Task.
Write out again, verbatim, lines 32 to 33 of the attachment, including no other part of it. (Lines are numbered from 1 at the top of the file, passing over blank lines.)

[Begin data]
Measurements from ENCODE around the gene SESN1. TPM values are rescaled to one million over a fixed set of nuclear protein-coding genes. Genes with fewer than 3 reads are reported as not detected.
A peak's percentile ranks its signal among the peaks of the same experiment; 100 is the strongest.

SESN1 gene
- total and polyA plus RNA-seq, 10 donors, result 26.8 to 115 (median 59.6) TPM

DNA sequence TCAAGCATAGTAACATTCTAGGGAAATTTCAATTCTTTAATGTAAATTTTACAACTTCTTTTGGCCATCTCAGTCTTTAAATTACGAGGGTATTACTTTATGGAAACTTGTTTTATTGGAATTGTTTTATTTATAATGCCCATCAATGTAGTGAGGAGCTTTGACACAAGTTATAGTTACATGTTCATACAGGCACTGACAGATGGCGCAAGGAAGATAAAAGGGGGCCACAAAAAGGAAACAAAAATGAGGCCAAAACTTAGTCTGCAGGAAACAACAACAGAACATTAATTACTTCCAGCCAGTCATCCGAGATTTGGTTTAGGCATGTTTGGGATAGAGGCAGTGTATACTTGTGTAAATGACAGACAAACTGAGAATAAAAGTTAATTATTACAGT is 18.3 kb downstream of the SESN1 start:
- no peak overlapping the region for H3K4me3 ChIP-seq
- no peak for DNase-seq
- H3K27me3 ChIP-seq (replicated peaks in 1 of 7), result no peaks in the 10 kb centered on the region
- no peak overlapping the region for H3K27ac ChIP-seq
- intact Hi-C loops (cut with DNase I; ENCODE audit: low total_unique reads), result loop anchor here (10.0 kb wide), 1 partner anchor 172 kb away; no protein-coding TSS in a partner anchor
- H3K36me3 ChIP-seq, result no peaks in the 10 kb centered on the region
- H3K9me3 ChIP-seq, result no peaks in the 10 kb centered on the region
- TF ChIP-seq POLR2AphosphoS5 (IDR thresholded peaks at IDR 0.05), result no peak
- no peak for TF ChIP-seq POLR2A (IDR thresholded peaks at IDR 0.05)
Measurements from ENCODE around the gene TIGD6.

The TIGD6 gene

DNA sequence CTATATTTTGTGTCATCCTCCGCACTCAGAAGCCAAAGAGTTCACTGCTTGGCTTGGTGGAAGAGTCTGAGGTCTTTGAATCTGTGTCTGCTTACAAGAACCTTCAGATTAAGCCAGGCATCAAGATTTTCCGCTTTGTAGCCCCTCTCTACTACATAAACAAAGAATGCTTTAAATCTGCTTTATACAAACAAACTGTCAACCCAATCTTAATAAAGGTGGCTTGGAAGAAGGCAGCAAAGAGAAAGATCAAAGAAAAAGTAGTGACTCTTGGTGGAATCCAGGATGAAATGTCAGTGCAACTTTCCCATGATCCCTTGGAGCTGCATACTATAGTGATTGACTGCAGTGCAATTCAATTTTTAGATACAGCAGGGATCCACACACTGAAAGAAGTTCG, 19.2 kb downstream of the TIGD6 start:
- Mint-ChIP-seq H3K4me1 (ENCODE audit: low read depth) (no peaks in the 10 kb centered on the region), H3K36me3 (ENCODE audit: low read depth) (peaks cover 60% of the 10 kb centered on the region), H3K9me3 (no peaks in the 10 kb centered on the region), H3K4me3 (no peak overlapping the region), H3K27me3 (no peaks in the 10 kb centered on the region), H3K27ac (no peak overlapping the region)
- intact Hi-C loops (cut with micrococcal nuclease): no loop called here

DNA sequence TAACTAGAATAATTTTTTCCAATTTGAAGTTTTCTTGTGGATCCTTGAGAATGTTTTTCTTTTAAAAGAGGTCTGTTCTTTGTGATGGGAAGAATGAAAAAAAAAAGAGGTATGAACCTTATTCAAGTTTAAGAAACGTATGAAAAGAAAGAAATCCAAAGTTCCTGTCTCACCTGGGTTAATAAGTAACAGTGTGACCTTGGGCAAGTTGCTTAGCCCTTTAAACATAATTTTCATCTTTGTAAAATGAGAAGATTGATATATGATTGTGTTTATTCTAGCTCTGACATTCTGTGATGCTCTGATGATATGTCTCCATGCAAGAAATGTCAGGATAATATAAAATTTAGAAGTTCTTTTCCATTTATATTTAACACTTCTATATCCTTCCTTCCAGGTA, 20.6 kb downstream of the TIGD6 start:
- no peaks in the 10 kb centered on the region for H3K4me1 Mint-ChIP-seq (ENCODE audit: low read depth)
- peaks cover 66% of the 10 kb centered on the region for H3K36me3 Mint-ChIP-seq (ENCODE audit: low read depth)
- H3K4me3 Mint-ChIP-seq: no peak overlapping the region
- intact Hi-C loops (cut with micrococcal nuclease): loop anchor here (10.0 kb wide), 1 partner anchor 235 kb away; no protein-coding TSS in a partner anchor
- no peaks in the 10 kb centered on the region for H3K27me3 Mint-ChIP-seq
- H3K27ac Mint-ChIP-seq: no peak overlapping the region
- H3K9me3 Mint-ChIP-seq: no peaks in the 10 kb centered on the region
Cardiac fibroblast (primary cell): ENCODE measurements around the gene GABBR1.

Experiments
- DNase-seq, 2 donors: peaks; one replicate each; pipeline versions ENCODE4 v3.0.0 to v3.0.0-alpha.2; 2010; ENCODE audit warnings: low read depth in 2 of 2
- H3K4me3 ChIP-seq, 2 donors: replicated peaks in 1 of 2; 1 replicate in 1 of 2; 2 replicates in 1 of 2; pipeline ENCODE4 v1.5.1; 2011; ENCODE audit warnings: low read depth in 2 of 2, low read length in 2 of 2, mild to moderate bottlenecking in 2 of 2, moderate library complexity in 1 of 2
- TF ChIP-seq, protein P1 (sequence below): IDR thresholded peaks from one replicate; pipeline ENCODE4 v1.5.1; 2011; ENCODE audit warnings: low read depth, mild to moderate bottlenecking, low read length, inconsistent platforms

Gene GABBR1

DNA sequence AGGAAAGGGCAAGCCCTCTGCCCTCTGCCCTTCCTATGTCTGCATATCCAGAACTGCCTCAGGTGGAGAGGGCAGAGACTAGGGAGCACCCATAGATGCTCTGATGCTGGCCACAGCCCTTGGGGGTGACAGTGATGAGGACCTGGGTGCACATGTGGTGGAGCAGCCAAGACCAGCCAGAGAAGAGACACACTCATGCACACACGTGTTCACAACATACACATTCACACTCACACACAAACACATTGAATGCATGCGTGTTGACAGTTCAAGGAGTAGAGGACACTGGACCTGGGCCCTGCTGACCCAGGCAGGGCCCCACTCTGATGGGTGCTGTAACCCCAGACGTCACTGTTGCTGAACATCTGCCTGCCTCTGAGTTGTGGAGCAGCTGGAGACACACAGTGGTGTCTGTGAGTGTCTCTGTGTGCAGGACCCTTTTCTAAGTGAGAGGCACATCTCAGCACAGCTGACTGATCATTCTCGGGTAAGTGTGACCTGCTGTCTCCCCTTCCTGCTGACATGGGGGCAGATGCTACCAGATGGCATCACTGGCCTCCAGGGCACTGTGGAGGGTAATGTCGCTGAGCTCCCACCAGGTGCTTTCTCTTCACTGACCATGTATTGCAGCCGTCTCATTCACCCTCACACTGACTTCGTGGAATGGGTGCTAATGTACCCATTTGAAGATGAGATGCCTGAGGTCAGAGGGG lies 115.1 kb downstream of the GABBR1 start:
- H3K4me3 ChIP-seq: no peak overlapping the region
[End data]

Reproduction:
- TF ChIP-seq, protein P1 (sequence below): IDR thresholded peaks from one replicate; pipeline ENCODE4 v1.5.1; 2011; ENCODE audit warnings: low read depth, mild to moderate bottlenecking, low read length, inconsistent platforms

Gene GABBR1